New ‘App’ Ignores Women’s Tournament


We are in the thick of the NCAA Tournament, full of upsets, Cinderella stories and overtime victories.

To further madden March Madness, the NCAA has partnered with Turner Sports Interactive and developed an application for fans and sport lovers to keep track of the tournament game by game. It has an interactive bracket, tweets about the tournament, schedules, and the best part ‑‑ the ability to watch the tournament games through the app with your TV provider log in.

The app has been an outstanding part of this year’s tournament. It constantly sends notifications to the users about close games, upset alerts, etc. While the app still relies on the users’ cable provider to watch games on CBS, TNT, TruTV and TBS — it’s been a perfect fit for March Madness fans.

MacNewsWorld writer Chris Maxer wrote: “To some extent, this makes you feel like you’re part of the action, even if you’re stuck in a meeting and have to discreetly glance at your iPhone … In my experience, it worked pretty well and made me appreciate access to the games when I could not be in front of my Mac or HDTV.”

I, too, have downloaded the app and used it on a daily basis to keep track of games. However, this app does not provide a live feed for the women’s tournament. Where is the love for the women’s game? Women’s tournament fans can utilize the ESPN app and watch games live, but there is still not an interactive bracket, tweet updates, game alerts, or any of the ‘fun’ and advancement like there has been for the men’s tournament.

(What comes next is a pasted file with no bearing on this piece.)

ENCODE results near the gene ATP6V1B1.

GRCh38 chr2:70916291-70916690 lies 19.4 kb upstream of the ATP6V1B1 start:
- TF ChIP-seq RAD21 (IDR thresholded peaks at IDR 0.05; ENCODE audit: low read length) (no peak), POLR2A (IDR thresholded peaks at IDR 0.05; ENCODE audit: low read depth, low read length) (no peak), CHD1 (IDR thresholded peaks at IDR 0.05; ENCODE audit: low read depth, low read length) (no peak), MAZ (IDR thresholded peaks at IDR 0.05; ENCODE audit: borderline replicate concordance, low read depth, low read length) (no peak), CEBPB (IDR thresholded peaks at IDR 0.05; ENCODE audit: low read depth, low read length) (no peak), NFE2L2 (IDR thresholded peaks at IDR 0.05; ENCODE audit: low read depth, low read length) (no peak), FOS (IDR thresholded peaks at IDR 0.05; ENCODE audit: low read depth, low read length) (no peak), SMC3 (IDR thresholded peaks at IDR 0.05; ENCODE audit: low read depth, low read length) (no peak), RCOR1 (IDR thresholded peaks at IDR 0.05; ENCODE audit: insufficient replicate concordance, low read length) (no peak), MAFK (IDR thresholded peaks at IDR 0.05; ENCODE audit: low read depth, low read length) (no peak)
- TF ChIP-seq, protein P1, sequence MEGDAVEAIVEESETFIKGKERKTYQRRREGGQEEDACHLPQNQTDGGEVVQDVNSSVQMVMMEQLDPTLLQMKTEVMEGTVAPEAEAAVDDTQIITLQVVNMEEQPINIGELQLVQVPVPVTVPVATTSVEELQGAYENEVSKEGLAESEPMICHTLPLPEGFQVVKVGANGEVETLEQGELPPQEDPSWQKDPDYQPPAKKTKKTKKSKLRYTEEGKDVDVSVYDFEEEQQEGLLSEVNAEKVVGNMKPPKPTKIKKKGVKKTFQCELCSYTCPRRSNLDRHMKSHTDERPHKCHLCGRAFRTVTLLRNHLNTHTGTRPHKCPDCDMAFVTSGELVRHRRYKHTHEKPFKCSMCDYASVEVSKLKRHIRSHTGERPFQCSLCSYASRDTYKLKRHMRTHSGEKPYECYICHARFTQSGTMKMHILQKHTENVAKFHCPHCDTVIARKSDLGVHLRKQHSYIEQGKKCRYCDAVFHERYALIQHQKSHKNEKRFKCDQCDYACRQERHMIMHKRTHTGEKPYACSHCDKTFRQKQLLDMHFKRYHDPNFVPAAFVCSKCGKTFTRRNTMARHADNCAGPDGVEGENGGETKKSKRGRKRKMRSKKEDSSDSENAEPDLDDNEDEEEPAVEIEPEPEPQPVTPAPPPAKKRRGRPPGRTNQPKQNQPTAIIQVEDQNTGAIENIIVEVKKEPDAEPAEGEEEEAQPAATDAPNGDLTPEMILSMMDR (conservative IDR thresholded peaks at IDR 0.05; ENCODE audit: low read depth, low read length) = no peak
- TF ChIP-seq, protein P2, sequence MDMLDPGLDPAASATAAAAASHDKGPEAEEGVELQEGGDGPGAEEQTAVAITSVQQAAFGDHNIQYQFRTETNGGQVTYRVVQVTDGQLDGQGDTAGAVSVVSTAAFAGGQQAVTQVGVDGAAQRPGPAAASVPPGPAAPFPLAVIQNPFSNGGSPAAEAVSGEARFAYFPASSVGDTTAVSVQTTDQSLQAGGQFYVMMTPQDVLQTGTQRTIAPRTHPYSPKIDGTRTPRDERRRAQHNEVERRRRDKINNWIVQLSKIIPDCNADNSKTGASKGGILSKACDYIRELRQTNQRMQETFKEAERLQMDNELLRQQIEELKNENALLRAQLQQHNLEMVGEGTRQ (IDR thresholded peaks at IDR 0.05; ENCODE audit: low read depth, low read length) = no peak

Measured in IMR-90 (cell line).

I am not being a fun-sucker and taking away from the hype of March Madness, but I am wondering why the women’s tournament has been excluded? Why, once again, is society behind on the technology advancements and ‘fairness’ for women?

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About The Richard A. Maxwell Sport Media Project

The Richard A. Maxwell Sport Media Project is a hub for teaching, research, and service related to sport media. The Project benefits students and faculty at Bowling Green State University, and offers outreach and media consulting to area and regional groups that work with student-athletes. Through collaborative efforts of the Sport Management program and the School of Media and Communication, BGSU students have the opportunity to learn such skills as sports writing, reporting, broadcasting, announcing, public relations, media relations, communication management and production. Faculty and other scholars have access to resources about the commercial and sociological aspects of sport.

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